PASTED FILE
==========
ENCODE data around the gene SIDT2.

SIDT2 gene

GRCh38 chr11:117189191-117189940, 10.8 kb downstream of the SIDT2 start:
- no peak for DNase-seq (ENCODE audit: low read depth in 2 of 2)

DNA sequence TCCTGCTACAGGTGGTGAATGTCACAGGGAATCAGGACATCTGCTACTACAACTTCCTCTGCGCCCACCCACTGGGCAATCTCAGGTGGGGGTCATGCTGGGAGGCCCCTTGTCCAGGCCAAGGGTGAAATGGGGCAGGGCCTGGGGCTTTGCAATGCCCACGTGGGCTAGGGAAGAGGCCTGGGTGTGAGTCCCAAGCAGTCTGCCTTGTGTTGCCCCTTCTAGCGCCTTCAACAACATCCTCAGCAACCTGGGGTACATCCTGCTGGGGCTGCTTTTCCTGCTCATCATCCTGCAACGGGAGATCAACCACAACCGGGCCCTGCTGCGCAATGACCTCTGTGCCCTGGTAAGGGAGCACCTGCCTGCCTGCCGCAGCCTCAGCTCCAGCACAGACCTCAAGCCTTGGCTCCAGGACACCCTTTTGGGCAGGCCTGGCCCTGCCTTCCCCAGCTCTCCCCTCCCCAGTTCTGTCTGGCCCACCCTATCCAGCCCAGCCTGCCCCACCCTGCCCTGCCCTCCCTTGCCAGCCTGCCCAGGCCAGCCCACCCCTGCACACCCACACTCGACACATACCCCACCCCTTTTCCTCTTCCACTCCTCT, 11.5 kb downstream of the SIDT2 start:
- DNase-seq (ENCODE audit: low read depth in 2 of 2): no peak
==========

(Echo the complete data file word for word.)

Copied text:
ENCODE data around the gene SIDT2.

SIDT2 gene

GRCh38 chr11:117189191-117189940, 10.8 kb downstream of the SIDT2 start:
- no peak for DNase-seq (ENCODE audit: low read depth in 2 of 2)

DNA sequence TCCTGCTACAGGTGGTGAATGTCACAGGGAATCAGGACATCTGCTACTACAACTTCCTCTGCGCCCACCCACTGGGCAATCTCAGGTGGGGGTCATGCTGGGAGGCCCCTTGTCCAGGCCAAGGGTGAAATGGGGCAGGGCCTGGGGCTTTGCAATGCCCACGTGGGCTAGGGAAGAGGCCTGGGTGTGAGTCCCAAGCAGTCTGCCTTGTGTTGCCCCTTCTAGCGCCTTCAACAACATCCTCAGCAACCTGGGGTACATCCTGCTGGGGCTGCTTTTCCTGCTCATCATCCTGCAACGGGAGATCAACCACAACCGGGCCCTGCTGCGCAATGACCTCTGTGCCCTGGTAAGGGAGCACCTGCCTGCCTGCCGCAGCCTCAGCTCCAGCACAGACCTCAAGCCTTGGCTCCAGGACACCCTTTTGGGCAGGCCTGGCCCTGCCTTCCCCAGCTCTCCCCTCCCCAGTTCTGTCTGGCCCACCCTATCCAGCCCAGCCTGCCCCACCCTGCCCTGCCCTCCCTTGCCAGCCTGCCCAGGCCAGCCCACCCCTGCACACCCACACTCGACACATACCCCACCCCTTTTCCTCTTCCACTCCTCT, 11.5 kb downstream of the SIDT2 start:
- DNase-seq (ENCODE audit: low read depth in 2 of 2): no peak